On the other hand, before the result of spare determination becomes definite, input buffers DB0 to DB31 are activated, take in write data D0 to D31 from outside, and generate internal write data WD0 to WD31 that are latched into write data latches WDL0 to WDL31. Spare multiplexer SMUX selects one of the output data from input buffers DB0 to DB31 according to spare IO selecting signals SIOSEL0 to SIOSEL31 from column redundancy control circuit CRC and applies the selected output data to spare write data latch SWDL.

After the output data of write data latches WDL0 to WDL31 and spare write data latch SWDL are made definite, write driver enable signal WDE is driven to the active state or the logic high or “H” level, and IO equalizing instruction signal IOEQ attains the inactive state or the logic low or “L” level. Responsively, the precharging/equalizing operation of IO data line pairs IO0 to I031 and spare IO data line pair SIO is completed, and write data is transmitted to these data line pairs IO0 to IO31 and SIO.

Moreover, at this time, a column decoder (not shown) performs a column select operation, and a column select line CSL corresponding to the addressed column is driven to the selected state or the “H” level. Consequently, data are written into memory cells via IO data line pairs IO0 to IO31 and spare IO data line pair SIO.

When data writing is performed sufficiently, column select line CSL is deactivated, and thereafter, the deactivation of write driver enable signal WDE as well as the activation of IO equalizing instruction signal IOEQ causes IO data line pairs IO0 to IO31 and spare IO data line pair SIO to be equalized and precharged to the power supply voltage level again.

When a read command READ instructing a data read is provided at time T2 or T3, a column bank address CBK and a column address signal (not shown) are taken in at the rising edge of clock signal CLK, as in the data write operation. Row block address signals RBA0 to RBA3 are applied to column redundancy control circuit CRC as in the data write operation according to read command READ and column bank address CBK, and column redundancy control circuit CRC drives one of spare IO line selecting signals SIOSEL0 to SIOSEL31 to the selected state. Along with the spare determination operation in column redundancy control circuit CRC, equalizing signal IOEQ is deactivated, and the equalizing operation for IO data line pairs IO0 to IO31 and spare IO data line pair SIO is completed. When the column decoder drives column select line CSL to the selected state, memory cell data is read out to these IO data line pairs IO0 to IO31 and spare IO data line pair SIO.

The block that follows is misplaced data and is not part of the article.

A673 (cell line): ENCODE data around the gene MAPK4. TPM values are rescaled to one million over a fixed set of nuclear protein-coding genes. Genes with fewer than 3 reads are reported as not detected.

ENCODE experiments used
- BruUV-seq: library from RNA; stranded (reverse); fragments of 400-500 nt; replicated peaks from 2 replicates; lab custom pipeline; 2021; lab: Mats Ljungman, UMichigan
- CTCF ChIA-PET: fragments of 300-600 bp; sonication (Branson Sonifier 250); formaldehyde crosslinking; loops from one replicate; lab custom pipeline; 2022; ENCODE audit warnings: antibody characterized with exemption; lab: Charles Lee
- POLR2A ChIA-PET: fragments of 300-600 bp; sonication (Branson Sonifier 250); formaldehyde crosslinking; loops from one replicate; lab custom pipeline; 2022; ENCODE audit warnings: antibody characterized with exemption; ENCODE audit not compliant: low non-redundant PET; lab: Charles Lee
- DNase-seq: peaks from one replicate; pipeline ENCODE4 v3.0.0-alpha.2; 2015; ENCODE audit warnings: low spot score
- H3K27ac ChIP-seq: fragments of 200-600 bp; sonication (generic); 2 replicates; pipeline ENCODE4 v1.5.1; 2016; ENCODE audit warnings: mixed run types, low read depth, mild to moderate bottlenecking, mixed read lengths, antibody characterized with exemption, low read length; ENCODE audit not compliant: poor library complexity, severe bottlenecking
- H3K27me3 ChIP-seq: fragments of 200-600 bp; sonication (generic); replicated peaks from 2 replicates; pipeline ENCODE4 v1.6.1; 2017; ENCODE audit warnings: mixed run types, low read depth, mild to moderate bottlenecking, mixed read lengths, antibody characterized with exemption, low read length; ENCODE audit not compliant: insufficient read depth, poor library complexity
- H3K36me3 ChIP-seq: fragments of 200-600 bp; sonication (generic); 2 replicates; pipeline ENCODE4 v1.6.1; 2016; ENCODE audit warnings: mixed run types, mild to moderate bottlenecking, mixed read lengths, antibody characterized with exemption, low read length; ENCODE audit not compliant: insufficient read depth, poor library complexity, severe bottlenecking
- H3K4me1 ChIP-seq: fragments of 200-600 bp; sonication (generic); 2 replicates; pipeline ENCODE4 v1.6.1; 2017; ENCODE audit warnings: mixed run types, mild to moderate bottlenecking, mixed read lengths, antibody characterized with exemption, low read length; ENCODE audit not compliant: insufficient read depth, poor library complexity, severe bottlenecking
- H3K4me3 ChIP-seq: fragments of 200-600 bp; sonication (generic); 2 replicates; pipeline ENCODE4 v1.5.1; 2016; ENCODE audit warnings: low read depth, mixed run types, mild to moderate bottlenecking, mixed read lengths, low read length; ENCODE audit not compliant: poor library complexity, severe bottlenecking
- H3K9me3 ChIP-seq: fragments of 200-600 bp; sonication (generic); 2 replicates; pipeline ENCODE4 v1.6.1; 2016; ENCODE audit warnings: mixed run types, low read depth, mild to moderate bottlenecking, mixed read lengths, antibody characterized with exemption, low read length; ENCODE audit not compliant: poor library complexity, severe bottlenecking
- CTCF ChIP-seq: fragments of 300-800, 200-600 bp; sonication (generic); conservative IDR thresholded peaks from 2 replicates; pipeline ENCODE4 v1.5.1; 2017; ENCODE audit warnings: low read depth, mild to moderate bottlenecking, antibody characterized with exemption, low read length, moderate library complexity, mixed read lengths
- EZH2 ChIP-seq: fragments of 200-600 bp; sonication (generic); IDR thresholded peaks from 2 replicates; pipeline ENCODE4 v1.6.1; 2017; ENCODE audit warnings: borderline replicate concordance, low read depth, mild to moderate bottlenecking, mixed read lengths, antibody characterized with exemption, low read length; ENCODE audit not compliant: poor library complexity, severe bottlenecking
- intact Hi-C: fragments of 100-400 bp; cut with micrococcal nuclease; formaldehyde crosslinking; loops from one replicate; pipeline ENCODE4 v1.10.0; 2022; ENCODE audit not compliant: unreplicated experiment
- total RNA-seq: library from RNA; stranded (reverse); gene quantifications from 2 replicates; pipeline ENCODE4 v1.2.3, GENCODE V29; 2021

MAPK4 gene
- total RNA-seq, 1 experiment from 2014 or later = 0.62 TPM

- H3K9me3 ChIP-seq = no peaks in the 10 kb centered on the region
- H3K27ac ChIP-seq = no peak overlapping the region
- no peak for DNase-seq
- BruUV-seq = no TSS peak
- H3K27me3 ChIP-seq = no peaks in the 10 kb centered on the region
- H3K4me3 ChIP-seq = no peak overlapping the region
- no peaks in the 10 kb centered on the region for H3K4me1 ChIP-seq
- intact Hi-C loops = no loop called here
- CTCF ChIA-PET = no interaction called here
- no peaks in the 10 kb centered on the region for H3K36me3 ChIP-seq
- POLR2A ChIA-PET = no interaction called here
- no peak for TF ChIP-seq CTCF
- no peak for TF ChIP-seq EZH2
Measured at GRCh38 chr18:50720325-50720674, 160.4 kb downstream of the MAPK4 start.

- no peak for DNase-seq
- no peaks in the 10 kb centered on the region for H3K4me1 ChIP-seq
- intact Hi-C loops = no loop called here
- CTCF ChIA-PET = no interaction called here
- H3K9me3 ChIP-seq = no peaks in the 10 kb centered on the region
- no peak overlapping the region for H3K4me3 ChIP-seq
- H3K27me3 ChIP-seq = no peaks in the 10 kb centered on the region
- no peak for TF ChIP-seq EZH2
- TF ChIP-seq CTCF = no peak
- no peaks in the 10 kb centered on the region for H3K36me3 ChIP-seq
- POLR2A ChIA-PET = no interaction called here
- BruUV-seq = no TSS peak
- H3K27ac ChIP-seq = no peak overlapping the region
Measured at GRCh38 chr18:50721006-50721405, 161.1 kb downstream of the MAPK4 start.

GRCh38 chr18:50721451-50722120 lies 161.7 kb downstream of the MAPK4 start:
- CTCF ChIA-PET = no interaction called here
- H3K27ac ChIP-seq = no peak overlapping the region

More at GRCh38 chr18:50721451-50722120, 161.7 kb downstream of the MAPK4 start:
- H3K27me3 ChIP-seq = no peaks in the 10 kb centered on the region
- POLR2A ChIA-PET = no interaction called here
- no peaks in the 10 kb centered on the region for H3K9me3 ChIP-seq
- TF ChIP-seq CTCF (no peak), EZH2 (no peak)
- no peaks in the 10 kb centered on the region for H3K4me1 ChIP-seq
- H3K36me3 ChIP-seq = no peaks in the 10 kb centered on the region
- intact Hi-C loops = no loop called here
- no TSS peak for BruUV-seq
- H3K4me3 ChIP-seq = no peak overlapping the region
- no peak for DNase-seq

After the potentials of IO data line pairs IO0 to I031 and spare IO data line pair SIO have changed sufficiently to reach the voltage levels sufficient for amplification by preamplifiers PA0 to PA31 and spare preamplifier SPA, a preamplifier activating signal PAE is activated and preamplifiers PA0 to PA31 and spare preamplifier SPA amplify and latch the signals on these IO data line pairs IO0 to I031 and spare IO data line pair SIO. Preamplifiers PA0 to PA31 and spare preamplifier SPA each include flip-flop, and maintain and output valid data even after the deactivation of preamplifier activating signal PAE.

When outputs PAO0 to PAO31 and PAOS of preamplifiers PA0 to PA31 and spare preamplifier SPA become definite, preamplifier activating signal PAE is deactivated, and column select signal line CSL is also driven to the inactive state. On the other hand, equalizing signal IOEQ is activated, and IO data line pairs are precharged and equalized to a prescribed power supply voltage level again.

2:1 multiplexers MUX0 to MUX31 perform the selecting operation according to spare IO selecting signals SIOSEL0 to SIOSEL31 from column redundancy control circuit CRC, and one of the output signals PAO0 to PAO31 of preamplifiers PA0 to PA31 is replaced by an output signal PAOS from spare preamplifier SPA when a defective memory cell is addressed.

Thereafter, read data latches RDL0 to RDL31 latch output signals RDF0 to RDF31 of multiplexers MUX0 to MUX31 in response to the rise of clock signal CLK. Output buffers QB0 to QB31 take in data RD0 to RD31 from read data latches RDL0 to RDL31 in synchronization with the clock signal and output the output data Q0 to Q31 to logic circuit LG.

The arrangement where column select lines CSL (CSLA0 to CSLA71 and CSLB0 to CSLB71) are disposed in parallel to the word lines in a sense amplifier band accompanies a column redundant arrangement for one IO data line pair, i. e. it has an arrangement of replacing the IO data line pair with a spare IO data line pair. During a data write, after the spare determination is performed, the IO data line pairs are driven by write driver WDV0 to WDV31 and spare write driver SWDV. Conversely, in a read operation mode during which a data read is performed, column select line CSL is first driven to the selected state and the IO data line pairs are driven by sense amplifier circuits. Then, according to the result of spare determination, the replacement of IO data line pairs is carried out. The timing at which the result of spare determination is made definite is the same for a data write mode and for read mode, and in the data write mode, column select line CSL is driven to the selected state at a timing later than that in the read operation mode during which data read is performed. Therefore, when the read operation is performed in the cycle following the write operation, as shown in FIG. 64, the equalizing time ΔTeq(wr) for an IO data line pair becomes shorter than the equalizing time ΔTeq(rr) when a data read is performed in the cycle following the read operation.